Barga Jazz Festival 2003
The Serchio valley extends north-east of the city of Lucca, in Tuscany, toward the Appennines and the city of Modena in the Northern region of Emily. Situated between two rich areas – the Lucca plain and Versilia with its fashionable beaches and the marble quarries area of Carrara – it’s rather poor and kind of a backwater itself, since the new business routes bypassed it. Its steep hillsides and coldish climate are not especially suited to agriculture, and the great riches of Tuscany – oil and wine – don’t grow there. For these reasons, it remained “undeveloped” and now this is proving to be an advantage: the ancient villages are almost intact, the hills’ profile is not disfigured, and its produces – sheep cheese, honey, vegetables – are mostly done in a traditional way. Recently discovered by a less rich and maybe more culture-oriented British crowd than the ones buying mansions in Chianti, the summer events in the area features a curious mixture of high-level cultural events and “popular” fairs where the dominant televisive civilization became dominant (beauty contests, and the like).
Right in the middle of the Valley, Barga surveys it proudly from the top of its hill: not too high but still distinguished enough, and strategically positioned as a connection between the mountains on the north and the town in the plain. The ancient walled town is fairly intact and the visitor is spared, while arriving from the valley, the sight of the amorphous distribution of semi-detached and supemarkets and car dealers in the lowest and newest part of town. Dominated by its cathedral, whose tower was reshaped at the top by some Fascist architect who took out the terracotta roof putting in its place a series of incongrous, disproportioned merlons. If you want to know more about the town, visit the amazing www.barganews.com website: there’s the latest gossip from the bar besides articles by Frank Viviano, a famous journalist and author now living in Barga, about the 1944 battle near Barga between the Germans and the all black Buffalo USA division.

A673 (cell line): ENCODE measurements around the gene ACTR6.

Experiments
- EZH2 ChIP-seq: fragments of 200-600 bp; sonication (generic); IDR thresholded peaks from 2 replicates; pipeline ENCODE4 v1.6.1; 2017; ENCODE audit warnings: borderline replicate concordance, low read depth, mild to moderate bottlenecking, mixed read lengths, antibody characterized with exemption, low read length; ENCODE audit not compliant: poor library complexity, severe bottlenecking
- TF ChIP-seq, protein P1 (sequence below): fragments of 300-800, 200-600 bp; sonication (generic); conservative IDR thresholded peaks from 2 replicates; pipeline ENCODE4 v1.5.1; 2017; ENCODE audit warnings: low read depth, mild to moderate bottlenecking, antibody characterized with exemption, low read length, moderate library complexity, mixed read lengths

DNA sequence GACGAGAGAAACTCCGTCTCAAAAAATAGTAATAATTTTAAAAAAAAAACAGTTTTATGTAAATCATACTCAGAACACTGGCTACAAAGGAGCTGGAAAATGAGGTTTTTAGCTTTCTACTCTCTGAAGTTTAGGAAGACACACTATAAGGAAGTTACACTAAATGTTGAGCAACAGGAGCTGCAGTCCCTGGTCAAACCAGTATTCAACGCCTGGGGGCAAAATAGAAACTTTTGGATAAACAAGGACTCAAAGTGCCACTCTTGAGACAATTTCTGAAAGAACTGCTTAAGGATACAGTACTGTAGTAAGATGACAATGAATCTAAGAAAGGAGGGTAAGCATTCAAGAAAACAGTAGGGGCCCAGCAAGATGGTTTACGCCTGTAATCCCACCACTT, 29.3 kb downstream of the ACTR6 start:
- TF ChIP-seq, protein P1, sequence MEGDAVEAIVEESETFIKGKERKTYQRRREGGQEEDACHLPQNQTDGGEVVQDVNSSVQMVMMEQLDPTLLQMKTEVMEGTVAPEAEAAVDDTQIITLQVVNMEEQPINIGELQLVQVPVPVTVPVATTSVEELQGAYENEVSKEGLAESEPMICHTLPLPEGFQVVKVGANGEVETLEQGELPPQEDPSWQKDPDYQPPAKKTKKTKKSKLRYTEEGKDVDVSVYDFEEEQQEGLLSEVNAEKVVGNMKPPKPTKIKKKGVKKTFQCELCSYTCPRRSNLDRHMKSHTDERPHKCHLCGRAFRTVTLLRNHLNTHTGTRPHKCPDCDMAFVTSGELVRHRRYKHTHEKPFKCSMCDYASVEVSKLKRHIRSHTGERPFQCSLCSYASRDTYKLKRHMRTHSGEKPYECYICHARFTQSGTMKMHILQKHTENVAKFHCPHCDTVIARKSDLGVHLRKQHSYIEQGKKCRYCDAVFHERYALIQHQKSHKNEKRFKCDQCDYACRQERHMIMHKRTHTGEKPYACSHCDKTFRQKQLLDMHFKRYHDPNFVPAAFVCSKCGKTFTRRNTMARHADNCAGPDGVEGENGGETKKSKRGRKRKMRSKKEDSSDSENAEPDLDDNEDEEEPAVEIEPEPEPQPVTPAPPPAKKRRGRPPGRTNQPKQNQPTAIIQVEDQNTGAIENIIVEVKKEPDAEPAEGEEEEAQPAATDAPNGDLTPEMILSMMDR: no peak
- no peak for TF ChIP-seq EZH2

The town boasts two of the most important music festivals in the whole province: Opera Barga, initiated by an English couple who moved to Barga in the 60’s, way before the current wave, and whose descendants carry on the idea of mixing small and ancient, mostly unknown operas and oratorios with contemporary works, and Barga Jazz, a festival devoted to the idea of writing and arranging for Big Band. Active since 1986, the festival is now operating on a wider range, promoting concerts in nearby towns like Borgo a Mozzano and Castelnuovo, as well as in historic location, like the Trassilico castle or the tiny village of Perpoli. The old town of Barga heard the first jazz of the season at the beginning of July, when during the annual town fest Barga Jazz held its competition for up and coming groups; the main event of the Jazz Festival took place from August 28 to 30, when Lee Konitz came over to be a guest with the Barga Big Band in a program of new arrangements of his compositions.
On August 24 the town was again all music:every year the Barga in Jazz features concerts in all the public areas of the walled town, with a distinctly Ivesian effect when walking from one square to another and listening to the crossfade of sounds. This year the day was carried by the witty and musical Tiger Dixie Band from Trento, a revivalist band with a twist – they performed their own arrangements of Bix, but the banjoist is apt to switch to electric guitar and bring the band closer to electric Davis. In the evening Konitz played for the first time in a sold out Differenti theatre – a perfectly shaped but tiny venue nested among the town houses. He was with his Italian quartet. Pietro Tonolo on tenor sax, Piero Leveratto on bass, and Alfred Kramer on drums. In great shape and excellent spirits, exchanging jokes with the audience, he played with his trademark, clean-cut sound a set of improvisations on familiar tunes, alternating trio, quartet and quintet as well as a breathtaking free improvised duo with Tonolo.
The three final days saw the performances of the compositions accepted for the context (13 out of about 40 presented) divided in 3 sections: A, with tunes written by Konitz or associated with his career; B, originals, and C, students’ essays from the arrangement course held by Giancarlo Gazzani in Siena Jazz summer workshops (www.sienajazz.it) – a welcome collaboration between two major jazz institutions of Tuscany, a region where towns are more likely to compete than cooperate.